The democratic process is alive and well in Canada...except when it comes to any subject related to prenatal human life.
We see this time and time again on our campuses, in our Parliament, in our media, and now we see it even affecting private member's business (PMB). PMB is not government business. It is individual member's chance to introduce motions or bills that they or their constituents feel is important.
On Thursday last week, MP Mark Warawa's Private Member's Motion 408, "that the House condemn discrimination against females occurring through sex-selective pregnancy termination" was deemed non-votable by the Subcommittee on Private Members' Business of the Standing Committee on Procedure and House Affairs.
This means that the motion will not be allowed to go before Parliament to be voted on by members in the House. Yet according to an impartial Library of Parliament analyst, M-408 passed all the votability criteria and therefore should have been deemed votable, according to strict rules of the House.
Yet representatives from all three parties unanimously voted against it.
Pro-lifers have grown used to having MPs vote against anything that attempts to provide any legal protection for the unborn. However to date, our elected representatives have been at least allowed to bring forward private member's bills and motions. Now it seems that avenue might be closing as well.
One would think that the opposition parties would at least stand up for democracy if they can't bring themselves to ever stand up for the unborn. In this case, however, they sided with the Conservative MP on the committee. Unless someone can provide evidence to the contrary, we can only assume that all three parties were whipped into voting against allowing the Motion to proceed to a vote.
It is a well known fact that Prime Minister Harper will never bring forward abortion legislation, and all other parties have an official "pro-choice" stand on abortion. There is unanimous distaste amongst all political parties for anything remotely related to abortion. But so what?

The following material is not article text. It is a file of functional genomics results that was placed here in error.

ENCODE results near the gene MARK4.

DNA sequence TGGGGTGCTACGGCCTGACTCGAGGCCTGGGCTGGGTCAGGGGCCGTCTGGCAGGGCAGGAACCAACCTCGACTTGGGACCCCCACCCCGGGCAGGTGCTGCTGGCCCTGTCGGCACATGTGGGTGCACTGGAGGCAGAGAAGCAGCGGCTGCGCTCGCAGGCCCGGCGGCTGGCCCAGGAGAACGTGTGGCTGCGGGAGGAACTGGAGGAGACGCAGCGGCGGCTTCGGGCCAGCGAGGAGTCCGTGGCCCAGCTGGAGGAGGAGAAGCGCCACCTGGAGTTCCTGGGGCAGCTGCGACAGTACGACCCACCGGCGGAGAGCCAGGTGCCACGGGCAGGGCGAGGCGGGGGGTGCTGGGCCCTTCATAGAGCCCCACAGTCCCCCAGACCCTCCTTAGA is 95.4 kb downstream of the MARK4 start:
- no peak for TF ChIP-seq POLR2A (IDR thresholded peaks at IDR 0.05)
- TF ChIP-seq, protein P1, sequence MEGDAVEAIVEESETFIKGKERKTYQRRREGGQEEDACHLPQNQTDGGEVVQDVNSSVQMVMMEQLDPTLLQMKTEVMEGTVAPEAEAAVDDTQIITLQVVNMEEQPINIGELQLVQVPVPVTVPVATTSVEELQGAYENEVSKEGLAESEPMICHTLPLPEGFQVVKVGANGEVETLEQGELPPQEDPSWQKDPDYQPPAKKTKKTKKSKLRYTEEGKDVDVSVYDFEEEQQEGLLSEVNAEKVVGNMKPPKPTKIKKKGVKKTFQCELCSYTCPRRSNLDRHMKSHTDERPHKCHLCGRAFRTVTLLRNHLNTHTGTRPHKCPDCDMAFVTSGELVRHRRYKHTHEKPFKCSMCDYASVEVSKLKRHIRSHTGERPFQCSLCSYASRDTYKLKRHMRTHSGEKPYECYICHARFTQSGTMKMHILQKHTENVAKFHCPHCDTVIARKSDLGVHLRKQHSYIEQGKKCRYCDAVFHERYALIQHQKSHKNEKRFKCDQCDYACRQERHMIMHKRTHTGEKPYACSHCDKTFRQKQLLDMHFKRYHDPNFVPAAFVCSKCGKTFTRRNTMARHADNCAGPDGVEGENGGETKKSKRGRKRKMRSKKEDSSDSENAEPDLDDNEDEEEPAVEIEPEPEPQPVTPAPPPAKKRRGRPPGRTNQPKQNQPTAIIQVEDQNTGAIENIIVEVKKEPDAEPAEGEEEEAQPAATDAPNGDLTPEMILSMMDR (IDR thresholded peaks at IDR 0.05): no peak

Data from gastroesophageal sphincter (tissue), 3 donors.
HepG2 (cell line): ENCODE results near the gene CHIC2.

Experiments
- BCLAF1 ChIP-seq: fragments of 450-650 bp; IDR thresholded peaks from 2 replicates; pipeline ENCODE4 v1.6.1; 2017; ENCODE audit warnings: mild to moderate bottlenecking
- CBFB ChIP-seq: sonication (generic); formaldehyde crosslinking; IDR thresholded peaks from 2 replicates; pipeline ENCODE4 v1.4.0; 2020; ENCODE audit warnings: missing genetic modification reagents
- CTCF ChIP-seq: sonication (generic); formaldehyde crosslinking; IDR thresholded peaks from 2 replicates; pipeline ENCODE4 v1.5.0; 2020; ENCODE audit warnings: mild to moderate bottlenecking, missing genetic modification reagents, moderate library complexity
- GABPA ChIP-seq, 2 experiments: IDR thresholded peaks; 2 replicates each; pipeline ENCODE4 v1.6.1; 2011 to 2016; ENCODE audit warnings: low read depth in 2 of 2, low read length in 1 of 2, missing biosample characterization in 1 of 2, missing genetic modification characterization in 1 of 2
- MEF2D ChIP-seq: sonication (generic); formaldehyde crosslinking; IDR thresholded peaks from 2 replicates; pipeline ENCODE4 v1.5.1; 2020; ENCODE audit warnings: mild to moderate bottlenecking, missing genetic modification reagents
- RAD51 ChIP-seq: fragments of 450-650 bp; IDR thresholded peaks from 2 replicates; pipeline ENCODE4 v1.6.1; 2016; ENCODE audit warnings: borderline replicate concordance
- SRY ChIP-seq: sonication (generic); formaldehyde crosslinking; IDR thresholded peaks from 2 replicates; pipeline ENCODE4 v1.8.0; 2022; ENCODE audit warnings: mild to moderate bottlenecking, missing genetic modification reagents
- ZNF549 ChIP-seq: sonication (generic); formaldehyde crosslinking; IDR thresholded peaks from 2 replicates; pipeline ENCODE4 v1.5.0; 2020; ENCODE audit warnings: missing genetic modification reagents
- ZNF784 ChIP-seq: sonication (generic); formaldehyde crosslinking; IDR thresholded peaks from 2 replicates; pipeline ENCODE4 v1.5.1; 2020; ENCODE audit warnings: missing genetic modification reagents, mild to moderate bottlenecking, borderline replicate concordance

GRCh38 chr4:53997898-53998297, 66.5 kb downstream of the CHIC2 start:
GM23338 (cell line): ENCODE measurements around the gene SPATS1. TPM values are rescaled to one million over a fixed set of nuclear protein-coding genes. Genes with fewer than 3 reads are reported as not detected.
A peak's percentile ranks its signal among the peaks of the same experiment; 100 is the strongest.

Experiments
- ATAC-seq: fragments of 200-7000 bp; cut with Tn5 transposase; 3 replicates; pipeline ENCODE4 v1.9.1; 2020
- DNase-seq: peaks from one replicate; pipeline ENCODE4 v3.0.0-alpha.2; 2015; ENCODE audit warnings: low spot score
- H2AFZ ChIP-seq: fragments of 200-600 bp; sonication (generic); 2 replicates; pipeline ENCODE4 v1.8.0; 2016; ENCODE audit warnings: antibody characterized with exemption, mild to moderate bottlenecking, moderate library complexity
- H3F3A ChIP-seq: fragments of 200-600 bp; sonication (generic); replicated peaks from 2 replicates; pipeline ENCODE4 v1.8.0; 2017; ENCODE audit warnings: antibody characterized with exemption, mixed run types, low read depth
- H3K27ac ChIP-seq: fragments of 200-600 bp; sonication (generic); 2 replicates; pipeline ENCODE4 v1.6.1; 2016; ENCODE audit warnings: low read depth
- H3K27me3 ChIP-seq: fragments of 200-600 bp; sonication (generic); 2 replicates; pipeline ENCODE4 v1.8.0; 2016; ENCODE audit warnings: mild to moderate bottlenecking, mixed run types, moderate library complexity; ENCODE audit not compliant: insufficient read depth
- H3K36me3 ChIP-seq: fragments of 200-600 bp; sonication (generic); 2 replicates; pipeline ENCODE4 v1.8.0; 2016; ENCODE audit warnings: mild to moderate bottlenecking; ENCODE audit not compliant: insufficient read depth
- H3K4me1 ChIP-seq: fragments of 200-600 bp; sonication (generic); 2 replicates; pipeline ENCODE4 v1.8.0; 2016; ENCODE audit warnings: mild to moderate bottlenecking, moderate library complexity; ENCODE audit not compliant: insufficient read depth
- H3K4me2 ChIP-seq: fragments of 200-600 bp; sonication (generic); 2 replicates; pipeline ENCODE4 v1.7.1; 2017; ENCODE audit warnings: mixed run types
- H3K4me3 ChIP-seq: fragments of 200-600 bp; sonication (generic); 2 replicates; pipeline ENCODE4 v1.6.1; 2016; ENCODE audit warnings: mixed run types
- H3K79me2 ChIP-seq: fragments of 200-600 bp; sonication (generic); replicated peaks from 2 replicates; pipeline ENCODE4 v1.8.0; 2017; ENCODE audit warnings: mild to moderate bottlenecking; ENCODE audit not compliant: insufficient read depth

Parliament is supposed to exist to serve the people. Parliament is not supposed to exist to serve the politicians.
Since the parties represent the people--all the people, even those they don't agree with--all viewpoints must be respected, discussed and debated as the public wishes. This motion had a lot of public support, and a recent (2011) Environics poll told us that 92% of Canadians are against sex selective abortions. In fact, leaders from all the major parties spoke out against sex selection prior to the introduction of this motion. To all of a sudden unilaterally prevent our elected MPs from voting on this issue in Parliament, is a perversion of the democratic process that is our right.
Democracy in Canada should not apply only when it is convenient for our political leaders. When we allow this kind of behaviour, that arbitrarily deems some topics worthy of discussion and others not worthy, democracy loses its meaning.
All three parties are pro-choice. If the democratic process can be subverted simply because of a pre-existing bias by those in power, it is only a matter of time before another topic suffers the same fate.
Mr. Warawa will be appealing the non-votability ruling to the Standing Committee on Procedure and House Affairs (PROC) on Wednesday. If the PROC committee upholds the non-votability ruling, Mr. Warawa has said he will take the unprecedented step of appealing that ruling to the House where a secret ballot of all Members will take place over the course of two days. That vote will determine whether or not M-408 will be allowed to proceed to a vote. In effect, it will be a vote for or against democracy in our Canadian Parliament.
It is quite a sad irony that something so small and vulnerable as the child in the womb can instill so much fear in our political leaders, that they are willing to sacrifice one of our most cherished Canadian values--democracy itself—in order to shield themselves from the truth about what abortion involves.